– Unfortunately, the concept of help for one’s neighbor and charitable work has not gotten the attention it deserves in recent times. Foremost was the preservation of our faith and witness to Orthodox Christianity among the heterodox, wherever Russian live. There are those who think that charitable work in the overtly wealthy land of America is unnecessary. This isn’t true. The idea of social service is help for the poor and needy was important to St John—he lived to serve his neighbor. Those who knew him remember that he would travel all the way across town to tend to a needy person, perform a moleben, he would actually take his shoes off and give them to someone in need. To this day he serves as an example for us all, and this inspiration is important for today’s youth.
We have many examples of other ascetics: Fr Sergei Shchukin, who as a young man organized a free soup kitchen. If we look at Americans, we see the work done by members of other confessions, companies, private individuals, who in addition to their own work provide free meals. This experience, as well as that of other directions of social service, must be summarized, disseminated, selecting the best means and train our youth to bring into their parish life, their missionary projects.
There was a time when we needed to build churches. Today we Orthodox Christians do indeed need to bring witness of the love of Christ as our active help to our neighbors. That is why we decided to concentrate on this at the 13th All-Diaspora Youth Conference.
– What can young people expect at the conference?
– To a certain degree, the San Francisco event will be a continuation of the 2011 forum in Paris. Such forums as conferences, meetings, workshops, lectures and discussions with renowned church figures and social activists working in charity are a revelation to those who attend for the first time. I’d like to note that a guest from Moscow, Lia Smirnova, participated in the youth meeting in San Francisco; she is in charge of the section of the Synod Youth Department of the Moscow Patriarchate that deals with young people abroad. Protopriest Boris Henderson made a proposal for creative workshops.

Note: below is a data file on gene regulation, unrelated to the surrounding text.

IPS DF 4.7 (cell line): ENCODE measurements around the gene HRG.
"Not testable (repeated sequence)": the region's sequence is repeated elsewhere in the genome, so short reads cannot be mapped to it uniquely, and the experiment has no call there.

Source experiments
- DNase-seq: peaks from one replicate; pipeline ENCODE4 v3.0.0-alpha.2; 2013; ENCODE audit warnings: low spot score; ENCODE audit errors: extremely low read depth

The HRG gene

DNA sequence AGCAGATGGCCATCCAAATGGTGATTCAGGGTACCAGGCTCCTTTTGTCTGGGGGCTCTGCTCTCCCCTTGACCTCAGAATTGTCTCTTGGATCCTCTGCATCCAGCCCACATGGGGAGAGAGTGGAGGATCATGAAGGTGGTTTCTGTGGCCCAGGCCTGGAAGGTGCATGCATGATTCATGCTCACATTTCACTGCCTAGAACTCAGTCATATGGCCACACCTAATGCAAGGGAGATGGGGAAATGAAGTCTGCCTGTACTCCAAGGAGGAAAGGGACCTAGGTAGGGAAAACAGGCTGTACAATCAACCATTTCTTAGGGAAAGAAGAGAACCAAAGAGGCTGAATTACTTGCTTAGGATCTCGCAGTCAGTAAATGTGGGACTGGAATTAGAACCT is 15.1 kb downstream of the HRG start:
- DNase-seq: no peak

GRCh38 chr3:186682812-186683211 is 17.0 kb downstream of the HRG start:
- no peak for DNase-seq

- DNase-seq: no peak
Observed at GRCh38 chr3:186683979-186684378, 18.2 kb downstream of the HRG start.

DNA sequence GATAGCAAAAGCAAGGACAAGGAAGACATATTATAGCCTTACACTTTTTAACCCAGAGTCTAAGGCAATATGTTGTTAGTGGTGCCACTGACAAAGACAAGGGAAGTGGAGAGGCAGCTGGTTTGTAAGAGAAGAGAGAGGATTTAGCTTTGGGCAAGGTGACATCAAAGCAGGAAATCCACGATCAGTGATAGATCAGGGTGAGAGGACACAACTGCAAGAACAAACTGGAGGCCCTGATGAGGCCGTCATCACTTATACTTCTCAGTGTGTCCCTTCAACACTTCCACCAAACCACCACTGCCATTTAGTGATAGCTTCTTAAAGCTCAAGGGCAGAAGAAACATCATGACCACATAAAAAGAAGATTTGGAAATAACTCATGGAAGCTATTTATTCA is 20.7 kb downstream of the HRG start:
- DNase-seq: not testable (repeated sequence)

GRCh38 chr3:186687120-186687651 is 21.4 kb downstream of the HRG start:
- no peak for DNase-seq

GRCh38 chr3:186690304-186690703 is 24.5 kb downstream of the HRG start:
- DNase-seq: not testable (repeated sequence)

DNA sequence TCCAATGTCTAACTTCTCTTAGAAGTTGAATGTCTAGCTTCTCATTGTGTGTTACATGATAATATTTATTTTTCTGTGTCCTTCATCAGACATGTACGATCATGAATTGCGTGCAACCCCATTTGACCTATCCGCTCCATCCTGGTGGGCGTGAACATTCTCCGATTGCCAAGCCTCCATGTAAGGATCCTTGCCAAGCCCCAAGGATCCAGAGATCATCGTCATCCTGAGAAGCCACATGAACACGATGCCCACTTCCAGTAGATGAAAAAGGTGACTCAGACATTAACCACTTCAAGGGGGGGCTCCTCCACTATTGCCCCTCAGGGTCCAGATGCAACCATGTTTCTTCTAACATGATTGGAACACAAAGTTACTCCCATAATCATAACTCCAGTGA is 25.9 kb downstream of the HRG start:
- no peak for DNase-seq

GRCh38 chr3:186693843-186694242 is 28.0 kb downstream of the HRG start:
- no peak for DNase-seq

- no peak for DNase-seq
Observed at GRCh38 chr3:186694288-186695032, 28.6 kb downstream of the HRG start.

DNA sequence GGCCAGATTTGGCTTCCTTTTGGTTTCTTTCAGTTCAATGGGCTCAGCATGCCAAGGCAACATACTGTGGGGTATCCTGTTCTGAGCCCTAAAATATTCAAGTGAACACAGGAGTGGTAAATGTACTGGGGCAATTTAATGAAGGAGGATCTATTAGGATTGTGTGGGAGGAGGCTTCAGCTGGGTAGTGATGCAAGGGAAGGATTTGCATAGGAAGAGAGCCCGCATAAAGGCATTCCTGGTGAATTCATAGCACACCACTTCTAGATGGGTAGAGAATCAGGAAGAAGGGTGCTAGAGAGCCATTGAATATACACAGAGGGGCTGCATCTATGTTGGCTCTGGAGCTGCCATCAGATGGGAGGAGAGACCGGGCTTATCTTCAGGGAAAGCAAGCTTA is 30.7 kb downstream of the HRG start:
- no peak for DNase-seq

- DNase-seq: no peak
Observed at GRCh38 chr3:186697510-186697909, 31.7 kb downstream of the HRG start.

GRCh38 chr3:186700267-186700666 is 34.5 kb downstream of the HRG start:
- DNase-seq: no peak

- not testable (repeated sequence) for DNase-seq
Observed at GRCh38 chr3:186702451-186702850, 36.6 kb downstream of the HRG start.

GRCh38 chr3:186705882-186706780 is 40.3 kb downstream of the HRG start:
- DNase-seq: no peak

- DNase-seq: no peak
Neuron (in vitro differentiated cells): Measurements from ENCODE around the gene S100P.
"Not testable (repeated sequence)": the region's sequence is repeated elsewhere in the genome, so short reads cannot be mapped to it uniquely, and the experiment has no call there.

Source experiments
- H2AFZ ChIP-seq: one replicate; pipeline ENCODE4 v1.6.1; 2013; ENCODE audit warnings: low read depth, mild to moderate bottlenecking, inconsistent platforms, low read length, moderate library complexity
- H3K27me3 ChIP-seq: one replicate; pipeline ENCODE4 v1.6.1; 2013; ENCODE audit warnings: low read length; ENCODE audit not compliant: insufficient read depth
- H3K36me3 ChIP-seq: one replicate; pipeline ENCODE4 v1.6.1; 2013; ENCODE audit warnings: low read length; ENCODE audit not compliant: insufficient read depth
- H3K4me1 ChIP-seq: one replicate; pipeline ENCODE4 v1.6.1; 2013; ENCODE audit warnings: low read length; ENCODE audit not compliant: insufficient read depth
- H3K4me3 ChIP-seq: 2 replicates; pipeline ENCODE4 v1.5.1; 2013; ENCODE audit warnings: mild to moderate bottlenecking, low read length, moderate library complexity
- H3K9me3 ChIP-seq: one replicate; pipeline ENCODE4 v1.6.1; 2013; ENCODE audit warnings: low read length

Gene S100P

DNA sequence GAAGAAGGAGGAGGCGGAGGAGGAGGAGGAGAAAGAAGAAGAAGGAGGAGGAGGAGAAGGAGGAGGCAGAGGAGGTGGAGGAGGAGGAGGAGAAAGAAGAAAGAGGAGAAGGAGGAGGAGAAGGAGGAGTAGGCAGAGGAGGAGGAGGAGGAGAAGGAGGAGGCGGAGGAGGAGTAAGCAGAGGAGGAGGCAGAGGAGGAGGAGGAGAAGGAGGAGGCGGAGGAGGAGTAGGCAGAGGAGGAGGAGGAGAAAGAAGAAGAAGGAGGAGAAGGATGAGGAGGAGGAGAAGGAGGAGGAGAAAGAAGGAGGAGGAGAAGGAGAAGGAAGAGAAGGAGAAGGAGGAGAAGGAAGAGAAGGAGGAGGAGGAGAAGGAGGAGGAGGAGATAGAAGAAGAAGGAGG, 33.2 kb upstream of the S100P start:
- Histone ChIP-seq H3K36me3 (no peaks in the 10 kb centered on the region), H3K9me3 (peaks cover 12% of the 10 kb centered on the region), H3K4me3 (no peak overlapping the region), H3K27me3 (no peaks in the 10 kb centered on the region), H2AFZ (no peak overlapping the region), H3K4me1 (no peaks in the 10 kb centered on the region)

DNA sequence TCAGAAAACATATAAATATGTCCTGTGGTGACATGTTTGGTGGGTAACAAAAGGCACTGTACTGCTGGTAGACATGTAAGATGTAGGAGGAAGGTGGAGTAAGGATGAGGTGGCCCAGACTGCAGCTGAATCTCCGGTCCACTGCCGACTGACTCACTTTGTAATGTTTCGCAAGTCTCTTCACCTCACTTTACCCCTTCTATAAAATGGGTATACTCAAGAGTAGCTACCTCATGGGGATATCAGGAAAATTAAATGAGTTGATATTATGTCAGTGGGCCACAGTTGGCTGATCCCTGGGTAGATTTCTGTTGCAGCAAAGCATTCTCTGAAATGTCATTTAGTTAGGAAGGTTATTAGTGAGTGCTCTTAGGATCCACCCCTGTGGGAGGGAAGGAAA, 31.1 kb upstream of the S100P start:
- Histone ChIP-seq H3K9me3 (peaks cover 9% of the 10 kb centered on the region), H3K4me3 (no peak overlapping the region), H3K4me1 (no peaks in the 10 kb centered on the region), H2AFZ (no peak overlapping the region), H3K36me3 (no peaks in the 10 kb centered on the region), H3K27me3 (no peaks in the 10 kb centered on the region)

The delegates themselves will organize a cultural program, which is always an integral part of the All-Diaspora Conferences. A special treat for the participants will be a field trip to a favorite site for Russians—Fort Ross, where the first Russians settled in North America.
In conclusion, I would like to say that we will announce registration for this event this year, in November, by visiting the official website of the Synod of Bishops of the Russian Orthodox Church Outside of Russia, www.synod.com. The page will provide all the information, and upon registration, invitations will be issued.
We hope that young people both in the Fatherland and abroad, who were born and live outside their historic homeland, the 13th All-Diaspora Youth Conference will serve to strengthen their bonds will the traditions of Orthodox Russia, deepening their knowledge and experience in organizing charitable missionary work all over the world, wherever Russians live.